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Take the wheel, set the route

The people of Tunisia led the way in the creation of The Arab Spring, charging headlong into the task of building a democratic society.

This week, the Tunisian people went to the polls.

An estimated 90 percent of those eligible to vote in Tunisia’s election are said to have done so.

At the same time the Tunisian voters were casting their ballots, voters in Archuleta County were involved in an election — a mail ballot, with ballots due back to the Archuleta County Clerk by Nov. 1. As of Wednesday, around 30 percent of eligible voters in Archuleta County had returned their ballots — a low enough count that the clerk wrote a small article for this week’s SUN indicating concern about the rate of return and urging eligible voters to take part in the process.

True, voters in Pagosa Country are not teetering on the edge of a great historical moment, like the Tunisians, but our moment is important, nonetheless.

Granted, none of the issues is a marquee item; it is not a presidential election year, we are not voting to amend the U.S. or state constitutions.

But, as in any election, the issues before the voter here bear weight.

These issues are particularly important for the younger members of the community.

First is a vote concerning a proposed bond issue to raise money to construct new school buildings. There has been a lot of wind blown about this issue — some of it inaccurate, some small and mean-spirited — but there are solid arguments on both sides of the fence. Some day, new buildings must be built here. Is it now, or not? Younger voters need to make their mark; it is, after all, they who will shoulder the burden of debt, whether it is incurred now or later.

There is an issue on the ballot to raise the mill levy for a specific period to produce revenues for county road work. Is the proposed revenue increase for the county the way to do it? Are there more efficient, effective ways to do it? It is going to cost you more now or later. Is it now, or not?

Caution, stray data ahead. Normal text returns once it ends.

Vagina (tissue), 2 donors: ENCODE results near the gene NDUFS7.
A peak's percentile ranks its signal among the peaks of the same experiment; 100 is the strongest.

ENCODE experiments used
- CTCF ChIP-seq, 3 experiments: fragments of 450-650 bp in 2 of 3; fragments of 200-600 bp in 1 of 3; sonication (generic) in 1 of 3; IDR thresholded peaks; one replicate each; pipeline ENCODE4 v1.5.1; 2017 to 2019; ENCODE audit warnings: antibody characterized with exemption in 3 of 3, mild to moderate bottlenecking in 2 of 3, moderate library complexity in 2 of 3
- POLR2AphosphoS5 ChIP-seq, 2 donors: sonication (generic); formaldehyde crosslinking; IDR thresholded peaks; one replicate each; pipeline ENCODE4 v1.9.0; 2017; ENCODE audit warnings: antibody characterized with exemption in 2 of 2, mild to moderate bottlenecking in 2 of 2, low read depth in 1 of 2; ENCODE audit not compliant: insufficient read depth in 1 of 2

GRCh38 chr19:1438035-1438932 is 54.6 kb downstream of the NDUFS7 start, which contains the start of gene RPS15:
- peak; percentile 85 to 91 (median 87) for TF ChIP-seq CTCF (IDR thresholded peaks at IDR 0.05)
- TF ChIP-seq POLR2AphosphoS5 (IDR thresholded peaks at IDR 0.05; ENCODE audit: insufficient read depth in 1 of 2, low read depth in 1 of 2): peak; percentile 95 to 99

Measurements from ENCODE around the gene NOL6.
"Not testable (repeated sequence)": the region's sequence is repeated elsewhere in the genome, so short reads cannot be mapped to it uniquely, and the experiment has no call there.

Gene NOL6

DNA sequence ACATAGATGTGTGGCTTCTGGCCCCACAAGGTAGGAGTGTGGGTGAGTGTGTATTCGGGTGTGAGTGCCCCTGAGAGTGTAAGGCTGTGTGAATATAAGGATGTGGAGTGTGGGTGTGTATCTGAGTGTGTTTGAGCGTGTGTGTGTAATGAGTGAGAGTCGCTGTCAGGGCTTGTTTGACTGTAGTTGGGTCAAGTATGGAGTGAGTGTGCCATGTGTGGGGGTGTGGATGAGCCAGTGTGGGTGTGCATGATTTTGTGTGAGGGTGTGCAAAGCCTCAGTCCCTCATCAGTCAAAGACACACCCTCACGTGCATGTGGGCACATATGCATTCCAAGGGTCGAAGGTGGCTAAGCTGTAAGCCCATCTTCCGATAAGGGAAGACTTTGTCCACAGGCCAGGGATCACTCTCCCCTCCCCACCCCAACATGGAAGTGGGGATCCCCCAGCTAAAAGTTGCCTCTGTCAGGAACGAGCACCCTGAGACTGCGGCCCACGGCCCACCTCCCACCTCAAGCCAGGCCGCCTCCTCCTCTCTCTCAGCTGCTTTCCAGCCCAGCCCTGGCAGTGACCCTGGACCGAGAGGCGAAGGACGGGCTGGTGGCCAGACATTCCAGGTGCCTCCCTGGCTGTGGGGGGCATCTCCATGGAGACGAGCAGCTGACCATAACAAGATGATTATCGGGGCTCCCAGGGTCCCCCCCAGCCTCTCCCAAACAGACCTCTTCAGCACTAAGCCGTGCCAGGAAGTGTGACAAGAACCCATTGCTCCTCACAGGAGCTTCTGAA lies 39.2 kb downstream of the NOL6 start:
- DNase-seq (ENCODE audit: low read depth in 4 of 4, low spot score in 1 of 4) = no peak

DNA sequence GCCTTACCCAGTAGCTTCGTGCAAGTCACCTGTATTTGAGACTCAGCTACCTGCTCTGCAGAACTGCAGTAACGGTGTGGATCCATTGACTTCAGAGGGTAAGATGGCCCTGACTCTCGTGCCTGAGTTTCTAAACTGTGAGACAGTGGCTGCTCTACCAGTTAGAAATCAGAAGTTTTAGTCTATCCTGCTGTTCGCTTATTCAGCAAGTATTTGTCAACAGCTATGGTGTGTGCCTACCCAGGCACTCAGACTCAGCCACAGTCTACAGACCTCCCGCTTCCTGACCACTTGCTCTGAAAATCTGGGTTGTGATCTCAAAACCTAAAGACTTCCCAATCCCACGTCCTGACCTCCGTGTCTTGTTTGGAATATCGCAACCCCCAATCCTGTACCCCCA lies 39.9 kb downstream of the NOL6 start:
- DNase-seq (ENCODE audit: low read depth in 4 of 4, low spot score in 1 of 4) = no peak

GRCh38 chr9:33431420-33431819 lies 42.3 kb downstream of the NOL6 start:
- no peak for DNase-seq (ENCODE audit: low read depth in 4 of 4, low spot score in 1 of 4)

There’s a school board race on the ballot. Who do you want? Who do you trust?

There is a statewide proposition that proposes a temporary increase in certain state taxes for additional public education funding, increasing the rate of the state income tax imposed on all taxpayers from 4.63 to 5 percent for the 2012 through 2016 income tax years; increasing the rate of the state sales and use tax from 2.9 to 3 percent for a period of five years commencing on Jan. 1, 2012; requiring that the additional revenues resulting from these increased tax rates be spent only to fund public education from preschool through 12th grade and public postsecondary education. Will it work, or will it be yet another tax that does not remedy a problem?

We have written before about the need for younger members of the community to become active in the process; we will continue to do so. If you are 18 to 40 years of age, this election is vital to your interests. It is time for you to step forward and claim control of the society and the environment in which you will live and raise children and grandchildren.

Those of us of age have had our run at it. We’ve done some things well; we’ve done other things poorly. We’ve had our shot.

But we will vote. For the most part, you don’t. You are letting us set your future for you.

You can’t determine the route if you’re not behind the wheel.

Karl Isberg

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